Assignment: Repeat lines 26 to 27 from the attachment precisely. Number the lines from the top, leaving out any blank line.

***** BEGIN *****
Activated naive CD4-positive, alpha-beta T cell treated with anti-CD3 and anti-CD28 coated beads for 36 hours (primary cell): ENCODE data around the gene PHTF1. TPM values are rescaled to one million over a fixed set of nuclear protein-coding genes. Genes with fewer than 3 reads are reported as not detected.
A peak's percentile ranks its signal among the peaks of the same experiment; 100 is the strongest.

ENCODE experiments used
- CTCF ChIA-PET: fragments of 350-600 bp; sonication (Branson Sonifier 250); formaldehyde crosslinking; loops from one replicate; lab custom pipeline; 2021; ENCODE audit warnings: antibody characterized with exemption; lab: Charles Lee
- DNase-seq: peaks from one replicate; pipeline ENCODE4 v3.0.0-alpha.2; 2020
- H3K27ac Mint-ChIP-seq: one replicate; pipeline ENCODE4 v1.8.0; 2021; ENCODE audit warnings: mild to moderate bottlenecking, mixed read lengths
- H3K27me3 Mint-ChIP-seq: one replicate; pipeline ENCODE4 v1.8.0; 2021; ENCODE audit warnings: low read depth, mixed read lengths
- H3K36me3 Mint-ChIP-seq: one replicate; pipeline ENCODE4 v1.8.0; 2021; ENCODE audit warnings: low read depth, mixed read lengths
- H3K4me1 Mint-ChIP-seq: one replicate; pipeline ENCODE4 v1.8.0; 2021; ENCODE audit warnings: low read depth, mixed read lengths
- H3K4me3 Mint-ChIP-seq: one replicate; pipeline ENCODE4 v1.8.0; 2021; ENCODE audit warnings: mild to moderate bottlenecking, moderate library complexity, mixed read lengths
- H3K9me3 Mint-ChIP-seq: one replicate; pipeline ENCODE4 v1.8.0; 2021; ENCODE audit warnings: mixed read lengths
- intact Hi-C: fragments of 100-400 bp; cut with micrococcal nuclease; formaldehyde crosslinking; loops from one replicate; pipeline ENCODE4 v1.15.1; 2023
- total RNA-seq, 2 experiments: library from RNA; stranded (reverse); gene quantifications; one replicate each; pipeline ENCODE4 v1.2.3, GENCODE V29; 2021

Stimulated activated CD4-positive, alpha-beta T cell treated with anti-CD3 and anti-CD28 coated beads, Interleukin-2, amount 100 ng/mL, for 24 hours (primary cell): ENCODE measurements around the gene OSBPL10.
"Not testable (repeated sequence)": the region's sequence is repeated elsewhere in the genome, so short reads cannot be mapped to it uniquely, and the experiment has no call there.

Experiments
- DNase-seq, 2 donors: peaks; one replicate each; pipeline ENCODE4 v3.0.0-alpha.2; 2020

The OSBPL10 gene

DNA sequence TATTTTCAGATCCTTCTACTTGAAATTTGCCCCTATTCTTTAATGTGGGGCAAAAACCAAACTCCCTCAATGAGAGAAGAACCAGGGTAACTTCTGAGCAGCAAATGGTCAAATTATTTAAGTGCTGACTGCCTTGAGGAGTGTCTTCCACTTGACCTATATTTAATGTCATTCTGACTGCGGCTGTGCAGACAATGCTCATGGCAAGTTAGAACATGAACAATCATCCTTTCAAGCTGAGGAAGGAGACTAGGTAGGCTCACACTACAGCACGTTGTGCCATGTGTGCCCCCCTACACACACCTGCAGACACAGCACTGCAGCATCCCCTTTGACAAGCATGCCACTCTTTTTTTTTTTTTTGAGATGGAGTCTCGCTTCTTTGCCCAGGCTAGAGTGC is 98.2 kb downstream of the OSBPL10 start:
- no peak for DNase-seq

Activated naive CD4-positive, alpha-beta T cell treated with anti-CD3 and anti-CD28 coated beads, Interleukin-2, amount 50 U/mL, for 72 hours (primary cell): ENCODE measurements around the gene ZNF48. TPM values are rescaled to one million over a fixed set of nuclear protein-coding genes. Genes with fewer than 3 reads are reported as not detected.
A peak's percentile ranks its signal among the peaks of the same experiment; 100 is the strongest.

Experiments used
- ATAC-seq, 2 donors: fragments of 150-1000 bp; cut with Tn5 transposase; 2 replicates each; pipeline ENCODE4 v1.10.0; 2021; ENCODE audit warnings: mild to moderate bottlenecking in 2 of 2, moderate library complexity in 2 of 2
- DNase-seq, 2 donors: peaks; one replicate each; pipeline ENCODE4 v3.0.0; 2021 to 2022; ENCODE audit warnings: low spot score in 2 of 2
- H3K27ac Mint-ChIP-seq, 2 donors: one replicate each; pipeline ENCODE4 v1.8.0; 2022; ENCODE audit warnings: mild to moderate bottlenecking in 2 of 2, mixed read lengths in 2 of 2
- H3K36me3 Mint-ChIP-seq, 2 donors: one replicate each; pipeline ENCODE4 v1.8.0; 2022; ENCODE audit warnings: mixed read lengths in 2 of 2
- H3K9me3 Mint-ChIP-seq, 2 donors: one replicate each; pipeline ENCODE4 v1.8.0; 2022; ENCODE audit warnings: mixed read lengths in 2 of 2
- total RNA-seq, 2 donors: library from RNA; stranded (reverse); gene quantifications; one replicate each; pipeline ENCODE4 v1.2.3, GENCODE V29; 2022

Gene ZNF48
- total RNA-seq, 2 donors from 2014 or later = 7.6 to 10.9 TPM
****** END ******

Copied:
- H3K27ac Mint-ChIP-seq, 2 donors: one replicate each; pipeline ENCODE4 v1.8.0; 2022; ENCODE audit warnings: mild to moderate bottlenecking in 2 of 2, mixed read lengths in 2 of 2
- H3K36me3 Mint-ChIP-seq, 2 donors: one replicate each; pipeline ENCODE4 v1.8.0; 2022; ENCODE audit warnings: mixed read lengths in 2 of 2